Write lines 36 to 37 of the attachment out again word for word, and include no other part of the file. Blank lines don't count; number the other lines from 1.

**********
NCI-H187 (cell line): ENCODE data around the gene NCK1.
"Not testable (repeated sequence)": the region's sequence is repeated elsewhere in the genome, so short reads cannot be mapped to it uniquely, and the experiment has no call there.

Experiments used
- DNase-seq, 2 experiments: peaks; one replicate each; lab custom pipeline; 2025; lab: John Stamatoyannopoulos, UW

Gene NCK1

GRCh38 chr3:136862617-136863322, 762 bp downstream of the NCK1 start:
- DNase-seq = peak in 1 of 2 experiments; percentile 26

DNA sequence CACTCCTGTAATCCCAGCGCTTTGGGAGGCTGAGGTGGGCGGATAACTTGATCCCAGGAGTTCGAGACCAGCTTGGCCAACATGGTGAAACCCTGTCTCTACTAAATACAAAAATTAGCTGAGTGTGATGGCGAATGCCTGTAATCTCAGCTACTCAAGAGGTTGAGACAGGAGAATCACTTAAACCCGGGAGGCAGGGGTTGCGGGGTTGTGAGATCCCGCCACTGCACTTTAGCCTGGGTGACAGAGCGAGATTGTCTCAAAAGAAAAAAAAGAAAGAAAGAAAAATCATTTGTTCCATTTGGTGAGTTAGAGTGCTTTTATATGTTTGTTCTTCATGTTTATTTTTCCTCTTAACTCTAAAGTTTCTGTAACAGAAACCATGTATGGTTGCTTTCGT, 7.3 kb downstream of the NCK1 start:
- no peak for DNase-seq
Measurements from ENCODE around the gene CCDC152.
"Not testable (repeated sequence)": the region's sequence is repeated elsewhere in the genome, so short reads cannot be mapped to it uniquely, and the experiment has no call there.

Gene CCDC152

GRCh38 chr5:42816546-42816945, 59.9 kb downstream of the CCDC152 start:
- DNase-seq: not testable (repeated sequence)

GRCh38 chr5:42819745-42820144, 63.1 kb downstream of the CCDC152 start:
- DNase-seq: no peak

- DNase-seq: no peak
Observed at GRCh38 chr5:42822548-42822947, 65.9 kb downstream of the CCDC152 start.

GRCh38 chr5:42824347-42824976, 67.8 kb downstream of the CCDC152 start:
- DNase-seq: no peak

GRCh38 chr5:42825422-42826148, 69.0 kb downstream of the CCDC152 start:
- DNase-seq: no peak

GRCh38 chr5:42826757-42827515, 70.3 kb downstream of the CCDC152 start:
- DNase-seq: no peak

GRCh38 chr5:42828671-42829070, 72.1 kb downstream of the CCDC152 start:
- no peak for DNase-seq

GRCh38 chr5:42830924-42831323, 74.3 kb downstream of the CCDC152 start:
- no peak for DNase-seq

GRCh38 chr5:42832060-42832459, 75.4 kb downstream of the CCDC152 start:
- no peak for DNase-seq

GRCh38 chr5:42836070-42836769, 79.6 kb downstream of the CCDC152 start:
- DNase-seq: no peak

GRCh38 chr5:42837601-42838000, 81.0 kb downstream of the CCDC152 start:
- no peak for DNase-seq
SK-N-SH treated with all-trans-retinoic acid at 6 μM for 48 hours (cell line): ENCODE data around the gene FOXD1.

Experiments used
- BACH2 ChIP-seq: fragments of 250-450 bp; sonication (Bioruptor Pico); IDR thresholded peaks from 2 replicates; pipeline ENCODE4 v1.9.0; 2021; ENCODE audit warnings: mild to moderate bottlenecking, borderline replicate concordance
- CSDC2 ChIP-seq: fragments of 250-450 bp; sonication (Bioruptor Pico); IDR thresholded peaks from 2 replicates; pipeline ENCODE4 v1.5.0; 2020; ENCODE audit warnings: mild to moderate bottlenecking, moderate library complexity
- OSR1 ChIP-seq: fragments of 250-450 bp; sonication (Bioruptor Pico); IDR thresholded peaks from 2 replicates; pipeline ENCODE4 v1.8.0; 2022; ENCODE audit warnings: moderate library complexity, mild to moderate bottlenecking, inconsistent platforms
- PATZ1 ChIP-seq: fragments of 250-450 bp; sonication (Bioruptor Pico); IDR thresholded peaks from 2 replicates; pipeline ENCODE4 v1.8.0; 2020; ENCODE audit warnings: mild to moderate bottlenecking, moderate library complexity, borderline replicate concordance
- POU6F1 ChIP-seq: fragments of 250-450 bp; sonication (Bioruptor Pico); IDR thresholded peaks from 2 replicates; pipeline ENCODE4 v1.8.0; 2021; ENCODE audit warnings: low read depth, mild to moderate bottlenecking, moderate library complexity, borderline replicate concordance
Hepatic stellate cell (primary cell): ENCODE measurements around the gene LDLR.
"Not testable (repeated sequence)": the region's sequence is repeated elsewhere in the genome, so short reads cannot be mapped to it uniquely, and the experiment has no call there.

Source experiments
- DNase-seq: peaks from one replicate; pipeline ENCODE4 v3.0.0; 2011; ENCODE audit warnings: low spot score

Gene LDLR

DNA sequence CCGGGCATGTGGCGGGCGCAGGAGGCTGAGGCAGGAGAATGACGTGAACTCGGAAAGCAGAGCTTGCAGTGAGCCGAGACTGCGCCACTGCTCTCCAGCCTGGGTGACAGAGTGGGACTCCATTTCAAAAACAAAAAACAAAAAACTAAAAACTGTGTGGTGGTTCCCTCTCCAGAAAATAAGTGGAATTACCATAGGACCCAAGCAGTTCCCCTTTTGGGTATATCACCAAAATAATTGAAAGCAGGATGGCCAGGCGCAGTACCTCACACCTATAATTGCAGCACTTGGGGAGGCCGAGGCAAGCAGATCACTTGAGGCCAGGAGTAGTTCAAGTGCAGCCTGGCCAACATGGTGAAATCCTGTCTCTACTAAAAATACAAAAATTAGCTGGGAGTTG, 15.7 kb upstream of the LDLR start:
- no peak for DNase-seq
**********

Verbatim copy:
Experiments used
- BACH2 ChIP-seq: fragments of 250-450 bp; sonication (Bioruptor Pico); IDR thresholded peaks from 2 replicates; pipeline ENCODE4 v1.9.0; 2021; ENCODE audit warnings: mild to moderate bottlenecking, borderline replicate concordance